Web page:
3:30 PM EST, ABC – Line: Celtics -5, Over/Under: 212.5
With the seismic changes being felt across the league following the NBA’s annual Trade Deadline, the new-look Cleveland Cavaliers look to turn their troubled season around as they showcase their dramatically renovated roster against the Boston Celtics, from TD Garden in Boston, Massachusetts. If you’re hard-pressed to recognize the Cavaliers (32-22, 3rd in Eastern Conference) after their flurry of trades on Thursday, then you’re in good company, for the three-time reigning East Champions were by far and away the most active team at the aforementioned Deadline, brining in a number of new faces, while saying goodbye to a few that were hardly in Northern Ohio long enough to make an impression. Before we get into the comings and goings, it cannot be overstated that this was a team in desperate need of a change, for since December 19th they were a dismal 9-14, with a number of factors plaguing their play on the court, from borderline pathetic efforts on the defensive end, to internal chaos in the lockerroom. Just look at the numbers, folks; between January and February alone, Tyronn Lue’s charges had gone just 8-10, while permitting opponents to shoot a blistering 49.5% from the field, including 38.3% from beyond the arc, along with a staggering 27.1 Assists per Game. So again, changes clearly needed to be made, though we had no idea just how sweeping said changes would be. In three separate deals, Cleveland General Manager Kolby Altman did his best Kevin Costner impersonation from Draft Day, sending the much-maligned Isaiah Thomas (14.7 PTS, 36.1% FG, 25.3% 3FG, 2.1 REB, 4.5 AST, 12.4 PER), along with Backup Forward Channing Frye (4.8 PTS, 49.7% FG, 33.3% 3FG, 2.5 REB, 13.8 PER) and the team’s own 2018 First Round Pick (I.E. Not the Nets’ Pick) to the Los Angeles Lakers for Combo Guard Jordan Clarkson (14.5 PTS, 44.8% FG, 32.4% 3FG, 3.0 REB, 3.3 AST, 17.1 PER) and uber-athletic Forward Larry Nance Jr. (8.6 PTS, 60.1% FG, 6.8 REB, 1.4 AST, 1.4 STL, 19.6 PER). Shortly after that transaction was made public, the announcement of a Three-Team Deal including the Utah Jazz and Sacramento Kings was announced, which allowed the Cavs to poach Swingman Rodney Hood (16.8 PTS, 42.4% FG, 38.9% 3FG, 2.8 REB, 1.7 AST, 0.8 STL, 15.5 PER) from the former, and veteran Point Guard George Hill (10.3 PTS, 46.9% FG, 45.3% 3FG, 2.7 REB, 2.8 AST, 0.9 STL, 14.1 PER) from the latter, while simultaneously parting ways with the troubled Derrick Rose (9.8 PTS, 43.9% FG, 25.0% 3FG, 1.8 REB, 1.6 AST, 11.6 PER) in one fell swoop. And if that wasn’t enough, they sent former Finals MVP Dwyane Wade (11.2 PTS, 45.5% FG, 32.9% 3FG, 3.9 REB, 3.5 AST, 0.9 STL, 0.7 BLK, 16.0 PER) back to the Miami Heat as a gesture of good faith for a protected Second Round Pick (I.E. Cash Considerations). So while you take a moment to process all of that information, keep in mind that this team was (and still is) under tremendous pressure to turn things around, given the injury to All-Star Forward Kevin Love (17.9 PTS, 46.3% FG, 40.4% 3FG, 9.4 REB, 1.6 AST, 0.7 STL, 22.9 PER), and of course the impending Free Agency of LeBron James (26.4 PTS, 54.4% FG, 35.9% 3FG, 8.1 REB, 8.9 AST, 1.6 STL, 1.0 BLK, 27.6 PER), which has once again become the biggest Soap Opera in the World of Sports. So with that in mind, the question remains: are the Cavaliers actually better after this series of changes? On the surface, they’ve gotten much younger, particularly when you consider that Cleveland was arguably the oldest team in the NBA prior to the Deadline. Clarkson and Nance should provide a wealth of energy coming off the Bench, with their activity being a welcome sight when Lue decides to employ smaller Lineups. They’ve also improved their spacing with marksmen such as Hood and Hill, who are both enjoying career-years shooting the Three, with the tandem of players set to benefit from all the wide-open, spot-up opportunities afforded from playing alongside James. But how are they any better defensively? All four players have the potential to be a major improvement over those who they’re replacing, particularly in the case of the aforementioned Nance, whose athleticism should provide the Cavs with a sorely-needed rim-protector, while Hill has proven in previous stops with the Spurs, Pacers, and Jazz to be a more than competent perimeter defender. With all that said, time is NOT this team’s friend at the moment, for it will be up to Lue and his Staff to incorporate so many new faces in such a short period of time in an attempt to develop the requisite chemistry to succeed in the coming Playoffs. The benefit of next week’s All-Star Break should give them some extra time to gel, but it remains to be seen just how much better this Cleveland Cavaliers squad will be than the one that preceded it just days ago. Not to mention if it will be enough to close the gap between them and the Celtics in the Eastern Conference, and ultimately convince James to remain in his hometown.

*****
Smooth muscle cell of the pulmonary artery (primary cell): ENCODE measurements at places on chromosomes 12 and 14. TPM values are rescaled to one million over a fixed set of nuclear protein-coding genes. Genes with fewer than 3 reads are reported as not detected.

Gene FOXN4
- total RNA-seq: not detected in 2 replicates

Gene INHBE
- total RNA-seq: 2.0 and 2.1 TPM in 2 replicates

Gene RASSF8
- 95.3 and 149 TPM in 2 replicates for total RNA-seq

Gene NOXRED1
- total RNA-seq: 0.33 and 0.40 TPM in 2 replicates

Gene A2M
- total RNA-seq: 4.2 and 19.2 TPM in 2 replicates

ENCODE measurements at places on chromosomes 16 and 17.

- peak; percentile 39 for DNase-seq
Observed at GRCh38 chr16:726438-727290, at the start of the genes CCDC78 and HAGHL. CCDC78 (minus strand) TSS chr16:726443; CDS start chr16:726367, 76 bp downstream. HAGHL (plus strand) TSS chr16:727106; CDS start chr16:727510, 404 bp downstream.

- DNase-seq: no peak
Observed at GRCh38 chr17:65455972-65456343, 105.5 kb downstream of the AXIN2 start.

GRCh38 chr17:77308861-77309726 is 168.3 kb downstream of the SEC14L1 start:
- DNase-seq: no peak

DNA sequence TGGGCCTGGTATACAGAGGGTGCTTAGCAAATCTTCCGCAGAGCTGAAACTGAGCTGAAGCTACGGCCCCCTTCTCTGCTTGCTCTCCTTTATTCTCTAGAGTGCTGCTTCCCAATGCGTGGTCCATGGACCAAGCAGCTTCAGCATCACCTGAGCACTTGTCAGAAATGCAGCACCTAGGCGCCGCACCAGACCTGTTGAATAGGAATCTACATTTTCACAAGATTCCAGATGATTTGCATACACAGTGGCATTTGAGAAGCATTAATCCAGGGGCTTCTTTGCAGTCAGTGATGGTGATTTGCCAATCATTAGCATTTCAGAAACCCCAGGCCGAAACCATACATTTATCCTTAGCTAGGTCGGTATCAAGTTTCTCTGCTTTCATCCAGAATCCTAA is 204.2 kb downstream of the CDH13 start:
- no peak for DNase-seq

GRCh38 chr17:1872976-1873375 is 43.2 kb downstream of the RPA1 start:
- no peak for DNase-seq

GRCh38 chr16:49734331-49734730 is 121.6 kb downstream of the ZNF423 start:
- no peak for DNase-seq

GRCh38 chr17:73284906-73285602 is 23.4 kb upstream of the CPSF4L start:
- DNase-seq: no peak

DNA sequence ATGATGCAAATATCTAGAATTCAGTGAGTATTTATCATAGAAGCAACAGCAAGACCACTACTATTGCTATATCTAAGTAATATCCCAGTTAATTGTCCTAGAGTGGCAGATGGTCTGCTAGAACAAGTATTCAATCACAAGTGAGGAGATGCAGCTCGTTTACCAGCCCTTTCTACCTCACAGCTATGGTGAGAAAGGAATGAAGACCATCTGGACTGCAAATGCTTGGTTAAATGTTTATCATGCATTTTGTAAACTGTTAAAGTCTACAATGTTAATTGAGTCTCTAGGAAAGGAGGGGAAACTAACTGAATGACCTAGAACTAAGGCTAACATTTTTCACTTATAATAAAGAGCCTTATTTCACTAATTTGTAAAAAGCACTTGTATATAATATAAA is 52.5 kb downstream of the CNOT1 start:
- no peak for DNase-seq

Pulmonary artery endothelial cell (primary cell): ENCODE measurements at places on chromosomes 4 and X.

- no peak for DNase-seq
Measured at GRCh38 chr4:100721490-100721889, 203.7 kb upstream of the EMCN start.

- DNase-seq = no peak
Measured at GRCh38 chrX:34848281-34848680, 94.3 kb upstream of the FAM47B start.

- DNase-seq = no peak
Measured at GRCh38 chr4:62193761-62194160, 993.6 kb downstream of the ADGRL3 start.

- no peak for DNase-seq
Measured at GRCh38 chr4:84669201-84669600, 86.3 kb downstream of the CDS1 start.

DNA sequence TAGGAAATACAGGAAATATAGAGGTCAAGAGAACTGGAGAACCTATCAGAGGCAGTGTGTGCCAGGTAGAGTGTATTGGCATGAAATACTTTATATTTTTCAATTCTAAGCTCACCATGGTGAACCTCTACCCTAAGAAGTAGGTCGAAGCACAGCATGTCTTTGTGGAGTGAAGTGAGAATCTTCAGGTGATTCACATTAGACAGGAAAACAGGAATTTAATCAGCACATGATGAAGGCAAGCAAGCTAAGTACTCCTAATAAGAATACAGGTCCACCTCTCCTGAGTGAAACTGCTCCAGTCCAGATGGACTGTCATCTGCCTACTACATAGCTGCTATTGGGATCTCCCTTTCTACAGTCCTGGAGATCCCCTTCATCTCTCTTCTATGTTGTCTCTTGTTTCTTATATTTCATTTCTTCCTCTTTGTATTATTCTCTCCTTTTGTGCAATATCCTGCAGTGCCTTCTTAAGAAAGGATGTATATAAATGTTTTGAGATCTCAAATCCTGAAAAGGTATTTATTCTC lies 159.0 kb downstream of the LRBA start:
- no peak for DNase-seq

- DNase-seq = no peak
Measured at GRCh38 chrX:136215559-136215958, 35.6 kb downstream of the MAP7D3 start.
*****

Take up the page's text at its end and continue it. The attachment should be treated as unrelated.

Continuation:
Meanwhile, it’s awfully ironic that in many ways, it was the Celtics (40-17, 2nd in Eastern Conference) who precipitated the aforementioned sweeping changes in Cleveland, with the Offseason Trade for former Cavaliers’ All-Star Point Guard Kyrie Irving (24.7 PTS, 48.5% FG, 39.6% 3FG, 3.6 REB, 5.0 AST, 1.1 STL, 24.5 PER) serving as the inciting incident for their opponent’s current state. Of course, in acquiring Irving last July, Boston notably sent the injured Isaiah Thomas, who had been rehabbing from Hip Surgery, along with Swingman Jae Crowder to their Northern Ohio Rivals, with both players going on to have an extremely rough time fitting in with their new teammates. In fact, their presence alone, particularly that of Thomas once he returned from injury, has been viewed as the source of much of the widely-publicized strife in the Cavs’ lockerroom, only proving to be yet another feather in the cap of Boston General Manager Danny Ainge. And if it hasn’t become clear at this point, the balance of power have swung in the Eastern Conference, with Brad Stevens’ charges sitting atop of the conference for much of the season, which is really quite remarkable when you consider the addition of Irving, alongside the absence of Gordon Hayward, the All-Star Swingman whom they signed in Free Agency, only to see him literally dislocate his foot in the Season Opener against none other than (drum roll please)….. the Cavaliers. Needless to say, Stevens and his Staff deserve a lot of credit for being able to keep this team playing at such a high level in the face of such change. Hayward was expected to fill quite the need on the offensive end of the court, with the 27-Year Old fresh off of a career campaign with the Jazz, in which he averaged 21.9 Points on 47.1% shooting from the field, including 39.8% from downtown, along with 5.4 Rebounds, 3.5 Assists, and 1.0 Steal per Game. His absence has clearly kept the Celtics from reaching their potential offensively, as they’ve routinely struggled in this regard, averaging 102.9 Points (13th Overall) on 44.7% shooting from the field (24th Overall), including just 49.2% from inside the arc (23rd Overall), while proving average or worse in the following key offensive categories, Effective Field Goal Percentage (51.6%, 17th Overall), Turnover Percentage (13.0%, 12th Overall), Offensive Rebounding Percentage (20.8%, 23rd Overall), and Free-Throw/Field Goal Attempt Rate (18.4%, 22nd Overall). So often their possessions become a case of “Save us, Kyrie” or bust, which has really begun to effect them of late; after starting the season on a 22-4 run, which included a 16-Game Winning Streak, Boston has cooled considerably, going 18-13 since that point, winning just six out of their last thirteen contests. Friday’s 97-91 loss at home to the Indiana Pacers served as a showcase for their limitations offensively, as the hosts managed to shoot a miserable 38.2% from the field, including 7-of-27 from beyond the arc (25.9%), while amassing sixteen Assists in comparison to Ten Turnovers. Irving led the way with Twenty-Points on 8-of-18 shooting (44.4%), including 2-of-7 from three (28.6%), in an odd affair that saw the home side trail 59-38 at Halftime, only to get back into the game on the strength of a 34-17 Third Quarter, but ultimately run out of gas in the final frame. With Ainge and the Front Office refraining brining in any reinforcements at the Trade Deadline (though look out for that Buyout Market, in which they already landed Greg Monroe), it appears that Stevens and his troops will have to rely upon their defensive prowess moving forward; the Celtics continue to be one of the better defensive teams in the league, allowing 98.7 points (7th Overall) on 43.1% shooting from the field (1st Overall), including 33.8% from downtown (2nd Overall), while forcing 14.3 Turnovers per Game (11th Overall). Furthermore, if we refer to those previous four key factors and apply them to Defense, then these guys are doing quite well for themselves, ranking tops in the league in Effective Field Goal Percentage (48.4%), despite middling showings in Turnover Percentage (13.2%, 17th Overall), Defensive Rebounding Percentage (78.0%, 11th Overall), and Free-Throw/Field Goal Attempt Ratio (19.9%, 19th Overall).